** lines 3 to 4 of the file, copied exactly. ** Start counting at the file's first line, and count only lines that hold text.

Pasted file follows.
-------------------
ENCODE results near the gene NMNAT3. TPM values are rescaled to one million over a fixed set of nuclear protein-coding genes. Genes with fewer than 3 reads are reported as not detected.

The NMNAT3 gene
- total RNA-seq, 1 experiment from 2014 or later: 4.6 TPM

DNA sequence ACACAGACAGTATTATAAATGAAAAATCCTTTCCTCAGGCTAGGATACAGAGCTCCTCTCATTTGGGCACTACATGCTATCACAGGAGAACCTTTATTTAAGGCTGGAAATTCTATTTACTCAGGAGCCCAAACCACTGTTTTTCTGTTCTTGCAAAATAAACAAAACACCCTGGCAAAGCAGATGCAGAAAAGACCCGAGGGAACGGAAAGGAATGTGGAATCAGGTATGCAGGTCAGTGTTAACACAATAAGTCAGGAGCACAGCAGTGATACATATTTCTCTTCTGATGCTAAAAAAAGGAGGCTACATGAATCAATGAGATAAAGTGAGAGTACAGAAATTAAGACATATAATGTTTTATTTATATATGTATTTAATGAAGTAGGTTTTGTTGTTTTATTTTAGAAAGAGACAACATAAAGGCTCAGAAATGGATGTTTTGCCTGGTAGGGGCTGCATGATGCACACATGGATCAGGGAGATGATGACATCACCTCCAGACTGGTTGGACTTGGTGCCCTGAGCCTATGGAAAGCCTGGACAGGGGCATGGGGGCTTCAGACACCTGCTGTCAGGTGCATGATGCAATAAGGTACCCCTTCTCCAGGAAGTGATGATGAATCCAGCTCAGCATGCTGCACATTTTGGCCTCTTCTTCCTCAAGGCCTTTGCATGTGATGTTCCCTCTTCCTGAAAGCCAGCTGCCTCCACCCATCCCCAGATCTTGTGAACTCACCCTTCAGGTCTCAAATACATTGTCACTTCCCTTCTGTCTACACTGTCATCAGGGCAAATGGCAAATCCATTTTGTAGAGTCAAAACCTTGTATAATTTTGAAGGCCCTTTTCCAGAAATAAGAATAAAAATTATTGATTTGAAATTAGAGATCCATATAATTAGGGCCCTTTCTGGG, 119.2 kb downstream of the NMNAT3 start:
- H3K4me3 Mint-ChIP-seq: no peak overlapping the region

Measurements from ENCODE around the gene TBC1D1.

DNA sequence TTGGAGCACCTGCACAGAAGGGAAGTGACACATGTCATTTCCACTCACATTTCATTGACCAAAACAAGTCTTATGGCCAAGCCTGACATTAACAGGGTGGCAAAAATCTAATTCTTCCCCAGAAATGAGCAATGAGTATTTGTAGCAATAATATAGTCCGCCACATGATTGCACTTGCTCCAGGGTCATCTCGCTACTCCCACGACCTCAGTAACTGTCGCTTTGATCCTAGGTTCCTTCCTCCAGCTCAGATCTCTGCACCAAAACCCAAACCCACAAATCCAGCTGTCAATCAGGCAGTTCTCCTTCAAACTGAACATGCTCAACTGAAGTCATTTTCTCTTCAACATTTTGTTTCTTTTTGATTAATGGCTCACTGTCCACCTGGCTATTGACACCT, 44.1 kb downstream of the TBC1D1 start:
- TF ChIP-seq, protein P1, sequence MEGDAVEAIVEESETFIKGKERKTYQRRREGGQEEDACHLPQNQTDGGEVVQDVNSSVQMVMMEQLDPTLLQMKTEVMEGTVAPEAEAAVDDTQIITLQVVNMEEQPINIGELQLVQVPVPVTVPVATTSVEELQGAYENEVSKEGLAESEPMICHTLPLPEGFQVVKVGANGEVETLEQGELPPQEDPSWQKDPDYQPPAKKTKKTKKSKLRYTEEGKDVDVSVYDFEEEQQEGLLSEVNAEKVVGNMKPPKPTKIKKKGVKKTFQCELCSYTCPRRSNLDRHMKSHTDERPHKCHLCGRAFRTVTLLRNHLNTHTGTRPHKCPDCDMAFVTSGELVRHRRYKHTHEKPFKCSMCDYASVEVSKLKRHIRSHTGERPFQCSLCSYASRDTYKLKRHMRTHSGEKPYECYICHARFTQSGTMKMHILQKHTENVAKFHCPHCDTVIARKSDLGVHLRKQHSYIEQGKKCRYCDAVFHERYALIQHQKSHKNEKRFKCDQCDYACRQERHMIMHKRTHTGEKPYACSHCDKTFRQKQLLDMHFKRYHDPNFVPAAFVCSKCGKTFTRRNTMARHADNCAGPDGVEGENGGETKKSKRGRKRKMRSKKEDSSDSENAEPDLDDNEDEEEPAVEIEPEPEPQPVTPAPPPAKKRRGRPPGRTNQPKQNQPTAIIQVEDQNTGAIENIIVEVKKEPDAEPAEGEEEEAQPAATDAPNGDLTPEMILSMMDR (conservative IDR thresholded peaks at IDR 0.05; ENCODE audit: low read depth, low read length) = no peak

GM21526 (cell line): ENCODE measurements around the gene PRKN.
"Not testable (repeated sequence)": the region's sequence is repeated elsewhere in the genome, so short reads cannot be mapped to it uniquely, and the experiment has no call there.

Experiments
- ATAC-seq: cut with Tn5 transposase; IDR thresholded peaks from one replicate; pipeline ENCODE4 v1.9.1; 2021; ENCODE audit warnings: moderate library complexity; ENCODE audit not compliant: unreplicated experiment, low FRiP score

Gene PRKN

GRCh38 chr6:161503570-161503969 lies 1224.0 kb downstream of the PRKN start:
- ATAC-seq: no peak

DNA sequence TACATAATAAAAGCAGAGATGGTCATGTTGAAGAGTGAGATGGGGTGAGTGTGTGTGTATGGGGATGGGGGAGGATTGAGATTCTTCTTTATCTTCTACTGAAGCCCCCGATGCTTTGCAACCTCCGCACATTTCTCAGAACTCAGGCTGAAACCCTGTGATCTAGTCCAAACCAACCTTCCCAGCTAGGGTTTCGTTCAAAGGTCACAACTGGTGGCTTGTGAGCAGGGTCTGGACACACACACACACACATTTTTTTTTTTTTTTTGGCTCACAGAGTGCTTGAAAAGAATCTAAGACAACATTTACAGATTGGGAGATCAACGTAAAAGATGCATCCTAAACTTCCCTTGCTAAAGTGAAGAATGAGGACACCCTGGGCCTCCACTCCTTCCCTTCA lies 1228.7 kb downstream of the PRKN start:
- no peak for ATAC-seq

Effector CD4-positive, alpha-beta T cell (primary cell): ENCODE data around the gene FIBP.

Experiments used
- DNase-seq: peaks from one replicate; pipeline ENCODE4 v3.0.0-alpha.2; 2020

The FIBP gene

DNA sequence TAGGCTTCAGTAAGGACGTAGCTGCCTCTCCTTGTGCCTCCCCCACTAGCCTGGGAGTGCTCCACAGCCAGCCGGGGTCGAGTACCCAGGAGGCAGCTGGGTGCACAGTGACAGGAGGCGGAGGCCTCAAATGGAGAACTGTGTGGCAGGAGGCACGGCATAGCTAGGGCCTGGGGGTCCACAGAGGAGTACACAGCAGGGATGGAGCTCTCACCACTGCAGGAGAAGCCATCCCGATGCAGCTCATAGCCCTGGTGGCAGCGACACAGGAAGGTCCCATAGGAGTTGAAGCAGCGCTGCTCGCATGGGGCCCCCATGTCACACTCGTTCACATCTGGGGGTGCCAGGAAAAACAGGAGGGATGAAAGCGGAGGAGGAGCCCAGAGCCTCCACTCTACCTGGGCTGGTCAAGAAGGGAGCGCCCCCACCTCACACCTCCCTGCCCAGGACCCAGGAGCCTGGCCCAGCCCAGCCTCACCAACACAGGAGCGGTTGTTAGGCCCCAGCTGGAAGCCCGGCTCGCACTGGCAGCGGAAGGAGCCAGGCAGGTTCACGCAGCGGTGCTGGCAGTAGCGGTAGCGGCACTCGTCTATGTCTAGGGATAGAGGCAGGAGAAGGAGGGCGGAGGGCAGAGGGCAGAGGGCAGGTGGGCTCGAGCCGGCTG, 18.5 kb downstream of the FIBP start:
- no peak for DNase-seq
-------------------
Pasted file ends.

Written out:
- total RNA-seq, 1 experiment from 2014 or later: 4.6 TPM

DNA sequence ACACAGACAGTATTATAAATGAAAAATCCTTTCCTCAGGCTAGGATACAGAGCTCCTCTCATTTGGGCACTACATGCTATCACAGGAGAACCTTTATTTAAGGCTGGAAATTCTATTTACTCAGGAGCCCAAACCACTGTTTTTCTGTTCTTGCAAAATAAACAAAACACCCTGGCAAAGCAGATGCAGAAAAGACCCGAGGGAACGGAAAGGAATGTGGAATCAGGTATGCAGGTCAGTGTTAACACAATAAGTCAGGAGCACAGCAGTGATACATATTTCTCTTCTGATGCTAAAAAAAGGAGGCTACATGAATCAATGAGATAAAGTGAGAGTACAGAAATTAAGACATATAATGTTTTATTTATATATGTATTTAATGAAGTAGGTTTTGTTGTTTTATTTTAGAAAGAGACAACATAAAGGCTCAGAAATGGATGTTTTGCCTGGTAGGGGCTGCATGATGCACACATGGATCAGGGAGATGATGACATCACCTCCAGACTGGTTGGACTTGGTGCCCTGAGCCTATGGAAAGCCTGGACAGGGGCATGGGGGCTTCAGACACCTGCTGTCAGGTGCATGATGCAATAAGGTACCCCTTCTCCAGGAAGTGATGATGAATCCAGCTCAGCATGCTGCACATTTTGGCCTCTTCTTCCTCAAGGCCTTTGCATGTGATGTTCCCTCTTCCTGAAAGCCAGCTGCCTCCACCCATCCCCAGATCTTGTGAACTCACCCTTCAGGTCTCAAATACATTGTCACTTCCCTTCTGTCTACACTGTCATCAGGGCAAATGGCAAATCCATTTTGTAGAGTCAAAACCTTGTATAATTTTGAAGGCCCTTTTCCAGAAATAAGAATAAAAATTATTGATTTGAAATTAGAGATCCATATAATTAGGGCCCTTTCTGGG, 119.2 kb downstream of the NMNAT3 start: